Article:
been	set), and may only be given within a Color or Monochrome list.
	   The optional	wincolorlist allows per-window colors to be specified.
	   The default is "black".

       BorderTop pixels
	   This	variable specifies the width in	pixels of a forbidden zone at
	   the top of the screen. All constrained window functions
	   (f.movepack,	f.move with DontMoveOff, etc...) will consider this
	   zone	as offscreen. Default is 0.

       BorderWidth pixels
	   This	variable specifies the width in	pixels of the border
	   surrounding all client window frames	if ClientBorderWidth has not
	   been	specified. This	value is also used to set the border size of
	   windows created by ctwm (such as the	icon manager). The default is
	   2.

       ButtonIndent pixels
	   This	variable specifies the amount by which titlebuttons should be
	   indented on all sides. Positive values cause	the buttons to be
	   smaller than	the window text	and highlight area so that they	stand
	   out.	Setting	this and the TitleButtonBorderWidth variables to 0
	   makes titlebuttons be as tall and wide as possible. The default is
	   1 if	UseThreeDTitles	is not set, 0 if it is set.

       CenterFeedbackWindow
	   The moving and resizing information window is centered in the
	   middle of the screen	instead	of the top left	corner.

       ClearShadowContrast contrast
	   Indicates to	ctwm how to calculate the clear	shadow color for 3D
	   items. The value is a comprised between 0 and 100. The formula used
	   is :

		   clear.{RGB} = (65535	- color.{RGB}) * (contrast / 100).

	   Has no effect if BeNiceToColormap is	active.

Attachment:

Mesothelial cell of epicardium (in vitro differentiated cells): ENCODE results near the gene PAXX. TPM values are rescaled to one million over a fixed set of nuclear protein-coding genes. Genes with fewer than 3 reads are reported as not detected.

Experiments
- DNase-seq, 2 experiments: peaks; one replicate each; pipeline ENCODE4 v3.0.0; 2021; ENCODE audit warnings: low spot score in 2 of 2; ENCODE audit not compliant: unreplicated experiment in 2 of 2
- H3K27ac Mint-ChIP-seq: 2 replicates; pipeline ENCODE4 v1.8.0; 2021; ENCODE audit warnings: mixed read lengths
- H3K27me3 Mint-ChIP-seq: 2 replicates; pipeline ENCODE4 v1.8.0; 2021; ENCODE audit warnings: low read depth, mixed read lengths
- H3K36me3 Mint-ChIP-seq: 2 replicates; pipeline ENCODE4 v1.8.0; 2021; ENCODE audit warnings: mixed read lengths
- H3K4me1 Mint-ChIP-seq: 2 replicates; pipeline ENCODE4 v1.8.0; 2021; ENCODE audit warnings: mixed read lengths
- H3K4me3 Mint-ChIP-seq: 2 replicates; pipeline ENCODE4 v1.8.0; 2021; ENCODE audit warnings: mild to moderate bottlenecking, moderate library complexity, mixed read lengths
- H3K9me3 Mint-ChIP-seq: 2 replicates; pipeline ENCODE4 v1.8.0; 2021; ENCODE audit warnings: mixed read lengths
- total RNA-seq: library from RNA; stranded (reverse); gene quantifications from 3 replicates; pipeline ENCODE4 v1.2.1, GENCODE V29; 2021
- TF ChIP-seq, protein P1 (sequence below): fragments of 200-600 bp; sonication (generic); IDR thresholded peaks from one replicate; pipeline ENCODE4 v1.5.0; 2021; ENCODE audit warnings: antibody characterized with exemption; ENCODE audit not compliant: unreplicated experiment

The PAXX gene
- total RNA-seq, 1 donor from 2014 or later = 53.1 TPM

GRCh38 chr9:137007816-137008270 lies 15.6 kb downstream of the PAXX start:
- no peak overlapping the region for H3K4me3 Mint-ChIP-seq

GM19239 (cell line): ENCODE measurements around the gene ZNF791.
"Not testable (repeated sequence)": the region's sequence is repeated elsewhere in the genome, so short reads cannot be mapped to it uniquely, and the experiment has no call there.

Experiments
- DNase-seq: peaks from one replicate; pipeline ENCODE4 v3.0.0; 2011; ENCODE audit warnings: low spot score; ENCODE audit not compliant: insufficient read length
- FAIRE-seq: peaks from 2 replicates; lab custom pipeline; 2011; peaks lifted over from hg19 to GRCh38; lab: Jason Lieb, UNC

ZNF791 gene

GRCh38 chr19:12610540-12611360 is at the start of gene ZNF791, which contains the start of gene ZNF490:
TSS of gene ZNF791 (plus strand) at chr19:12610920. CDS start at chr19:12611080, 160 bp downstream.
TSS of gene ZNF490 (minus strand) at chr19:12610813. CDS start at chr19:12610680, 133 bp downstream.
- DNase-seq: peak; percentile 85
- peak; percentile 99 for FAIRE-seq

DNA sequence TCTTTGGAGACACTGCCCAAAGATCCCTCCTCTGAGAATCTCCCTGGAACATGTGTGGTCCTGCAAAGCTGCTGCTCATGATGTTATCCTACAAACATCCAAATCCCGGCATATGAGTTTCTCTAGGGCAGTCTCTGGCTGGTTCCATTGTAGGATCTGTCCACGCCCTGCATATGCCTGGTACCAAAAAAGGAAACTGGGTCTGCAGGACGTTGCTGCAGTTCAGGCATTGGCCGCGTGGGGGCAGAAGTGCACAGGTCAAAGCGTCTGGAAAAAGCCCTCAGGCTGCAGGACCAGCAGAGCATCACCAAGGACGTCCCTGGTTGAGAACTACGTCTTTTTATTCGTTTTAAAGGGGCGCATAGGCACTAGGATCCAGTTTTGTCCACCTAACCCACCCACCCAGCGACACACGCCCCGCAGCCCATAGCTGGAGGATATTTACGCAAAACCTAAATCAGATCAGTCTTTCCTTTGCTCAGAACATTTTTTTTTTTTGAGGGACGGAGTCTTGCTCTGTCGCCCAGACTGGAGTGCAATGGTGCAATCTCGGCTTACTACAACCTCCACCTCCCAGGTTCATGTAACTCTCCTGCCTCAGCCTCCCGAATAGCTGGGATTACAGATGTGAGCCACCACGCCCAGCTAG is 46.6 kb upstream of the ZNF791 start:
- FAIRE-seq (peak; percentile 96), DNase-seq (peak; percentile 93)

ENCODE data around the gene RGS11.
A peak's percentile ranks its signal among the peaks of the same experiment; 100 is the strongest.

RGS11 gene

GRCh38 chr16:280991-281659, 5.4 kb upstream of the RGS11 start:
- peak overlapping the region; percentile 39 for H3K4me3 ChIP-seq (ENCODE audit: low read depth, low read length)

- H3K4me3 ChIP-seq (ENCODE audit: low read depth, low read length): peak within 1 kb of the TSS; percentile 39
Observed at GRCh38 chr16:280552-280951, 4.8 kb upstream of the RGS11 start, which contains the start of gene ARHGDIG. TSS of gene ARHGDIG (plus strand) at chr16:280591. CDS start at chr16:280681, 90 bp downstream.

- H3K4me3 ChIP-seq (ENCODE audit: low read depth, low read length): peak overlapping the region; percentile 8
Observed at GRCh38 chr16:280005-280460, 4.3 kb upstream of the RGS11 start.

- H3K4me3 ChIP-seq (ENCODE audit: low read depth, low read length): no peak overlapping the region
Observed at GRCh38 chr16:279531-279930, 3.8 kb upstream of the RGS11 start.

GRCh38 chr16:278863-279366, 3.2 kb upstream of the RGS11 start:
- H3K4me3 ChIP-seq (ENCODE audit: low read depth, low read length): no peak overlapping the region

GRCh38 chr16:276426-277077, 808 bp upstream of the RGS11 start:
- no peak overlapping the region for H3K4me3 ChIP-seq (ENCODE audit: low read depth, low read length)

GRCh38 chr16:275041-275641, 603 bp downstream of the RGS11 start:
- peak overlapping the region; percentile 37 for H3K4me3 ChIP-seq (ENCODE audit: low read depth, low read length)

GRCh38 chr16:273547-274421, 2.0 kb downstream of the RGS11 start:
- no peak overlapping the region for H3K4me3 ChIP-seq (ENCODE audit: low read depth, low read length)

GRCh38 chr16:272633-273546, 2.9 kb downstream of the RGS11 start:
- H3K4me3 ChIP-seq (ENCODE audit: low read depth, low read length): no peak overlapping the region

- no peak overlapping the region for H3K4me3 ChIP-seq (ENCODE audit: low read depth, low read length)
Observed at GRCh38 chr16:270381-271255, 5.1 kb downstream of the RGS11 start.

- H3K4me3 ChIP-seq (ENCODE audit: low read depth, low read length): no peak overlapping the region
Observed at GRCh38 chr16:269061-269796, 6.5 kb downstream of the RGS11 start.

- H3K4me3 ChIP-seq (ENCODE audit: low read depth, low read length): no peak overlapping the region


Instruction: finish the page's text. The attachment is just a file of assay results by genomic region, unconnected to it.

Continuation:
ClickToFocus
	   Focus windows by clicking on	them, rather than merely mousing over
	   them.

       ClientBorderWidth
	   This	variable indicates that	border width of	a window's frame
	   should be set to the	initial	border width of	the window, rather
	   than	to the value of	BorderWidth. If	Use3DBorders is	set this
	   variable is automatically unset.

       Color { colors-list }
	   This	variable specifies a list of color assignments to be made if
	   the default display is capable of displaying	more than simple black
	   and white. The colors-list is made up of the	following color
	   variables and their values: DefaultBackground, DefaultForeground,
	   MenuBackground, MenuForeground, MenuTitleBackground,
	   MenuTitleForeground,	and MenuShadowColor. The following color
	   variables may also be given a list of window	and color name pairs
	   to allow per-window colors to be specified (see BorderColor for
	   details): BorderColor, IconManagerHighlight,	BorderTileBackground,
	   BorderTileForeground, TitleBackground, TitleForeground,
	   IconBackground, IconForeground, IconBorderColor,
	   IconManagerBackground, and IconManagerForeground. For example:

	       Color
	       {
		   MenuBackground      "gray50"
		   MenuForeground      "blue"
		   BorderColor	       "red"	{ "XTerm" "yellow" }
		   TitleForeground     "yellow"
		   TitleBackground     "blue"
	       }

	   All of these	color variables	may also be specified for the
	   Monochrome variable,	allowing the same initialization file to be
	   used	on both	color and monochrome displays.

       ConstrainedMoveTime milliseconds
	   This	variable specifies the length of time between button clicks
	   needed to begin a constrained move operation. Double	clicking
	   within this amount of time when invoking f.move or other similar
	   moving functions will cause the window only be moved	in a
	   horizontal or vertical direction. Setting this value	to 0 will